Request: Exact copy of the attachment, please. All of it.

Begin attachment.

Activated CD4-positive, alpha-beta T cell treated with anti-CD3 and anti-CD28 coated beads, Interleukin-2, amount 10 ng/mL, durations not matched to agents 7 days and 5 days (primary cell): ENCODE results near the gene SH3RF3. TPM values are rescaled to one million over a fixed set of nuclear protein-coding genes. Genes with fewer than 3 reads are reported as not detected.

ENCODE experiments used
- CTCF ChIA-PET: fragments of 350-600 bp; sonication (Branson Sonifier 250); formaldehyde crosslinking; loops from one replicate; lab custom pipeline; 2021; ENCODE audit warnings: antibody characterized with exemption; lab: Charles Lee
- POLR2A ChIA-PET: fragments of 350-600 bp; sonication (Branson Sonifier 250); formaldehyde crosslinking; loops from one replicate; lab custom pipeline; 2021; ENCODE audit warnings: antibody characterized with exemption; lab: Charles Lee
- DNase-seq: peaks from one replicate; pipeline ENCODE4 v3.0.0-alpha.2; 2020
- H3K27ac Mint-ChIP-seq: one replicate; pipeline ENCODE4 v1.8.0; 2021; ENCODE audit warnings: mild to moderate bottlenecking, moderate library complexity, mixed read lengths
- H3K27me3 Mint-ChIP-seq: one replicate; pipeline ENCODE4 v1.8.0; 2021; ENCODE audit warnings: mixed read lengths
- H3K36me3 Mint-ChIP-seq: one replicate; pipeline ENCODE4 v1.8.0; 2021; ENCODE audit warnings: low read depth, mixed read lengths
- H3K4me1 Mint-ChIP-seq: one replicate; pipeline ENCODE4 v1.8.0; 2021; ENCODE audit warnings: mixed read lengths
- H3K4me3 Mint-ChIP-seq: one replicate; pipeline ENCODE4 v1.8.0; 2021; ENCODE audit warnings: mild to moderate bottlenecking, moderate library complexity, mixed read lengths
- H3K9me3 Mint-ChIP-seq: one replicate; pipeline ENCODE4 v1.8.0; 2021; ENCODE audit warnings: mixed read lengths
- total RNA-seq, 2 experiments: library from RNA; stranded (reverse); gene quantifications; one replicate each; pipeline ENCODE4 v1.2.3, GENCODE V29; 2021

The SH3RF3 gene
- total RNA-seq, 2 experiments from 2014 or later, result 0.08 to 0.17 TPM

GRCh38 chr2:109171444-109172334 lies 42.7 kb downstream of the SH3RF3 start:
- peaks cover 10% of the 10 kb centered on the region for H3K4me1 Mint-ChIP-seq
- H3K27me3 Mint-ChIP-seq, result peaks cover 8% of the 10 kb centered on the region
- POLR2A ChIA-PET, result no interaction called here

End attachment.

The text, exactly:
Activated CD4-positive, alpha-beta T cell treated with anti-CD3 and anti-CD28 coated beads, Interleukin-2, amount 10 ng/mL, durations not matched to agents 7 days and 5 days (primary cell): ENCODE results near the gene SH3RF3. TPM values are rescaled to one million over a fixed set of nuclear protein-coding genes. Genes with fewer than 3 reads are reported as not detected.

ENCODE experiments used
- CTCF ChIA-PET: fragments of 350-600 bp; sonication (Branson Sonifier 250); formaldehyde crosslinking; loops from one replicate; lab custom pipeline; 2021; ENCODE audit warnings: antibody characterized with exemption; lab: Charles Lee
- POLR2A ChIA-PET: fragments of 350-600 bp; sonication (Branson Sonifier 250); formaldehyde crosslinking; loops from one replicate; lab custom pipeline; 2021; ENCODE audit warnings: antibody characterized with exemption; lab: Charles Lee
- DNase-seq: peaks from one replicate; pipeline ENCODE4 v3.0.0-alpha.2; 2020
- H3K27ac Mint-ChIP-seq: one replicate; pipeline ENCODE4 v1.8.0; 2021; ENCODE audit warnings: mild to moderate bottlenecking, moderate library complexity, mixed read lengths
- H3K27me3 Mint-ChIP-seq: one replicate; pipeline ENCODE4 v1.8.0; 2021; ENCODE audit warnings: mixed read lengths
- H3K36me3 Mint-ChIP-seq: one replicate; pipeline ENCODE4 v1.8.0; 2021; ENCODE audit warnings: low read depth, mixed read lengths
- H3K4me1 Mint-ChIP-seq: one replicate; pipeline ENCODE4 v1.8.0; 2021; ENCODE audit warnings: mixed read lengths
- H3K4me3 Mint-ChIP-seq: one replicate; pipeline ENCODE4 v1.8.0; 2021; ENCODE audit warnings: mild to moderate bottlenecking, moderate library complexity, mixed read lengths
- H3K9me3 Mint-ChIP-seq: one replicate; pipeline ENCODE4 v1.8.0; 2021; ENCODE audit warnings: mixed read lengths
- total RNA-seq, 2 experiments: library from RNA; stranded (reverse); gene quantifications; one replicate each; pipeline ENCODE4 v1.2.3, GENCODE V29; 2021

The SH3RF3 gene
- total RNA-seq, 2 experiments from 2014 or later, result 0.08 to 0.17 TPM

GRCh38 chr2:109171444-109172334 lies 42.7 kb downstream of the SH3RF3 start:
- peaks cover 10% of the 10 kb centered on the region for H3K4me1 Mint-ChIP-seq
- H3K27me3 Mint-ChIP-seq, result peaks cover 8% of the 10 kb centered on the region
- POLR2A ChIA-PET, result no interaction called here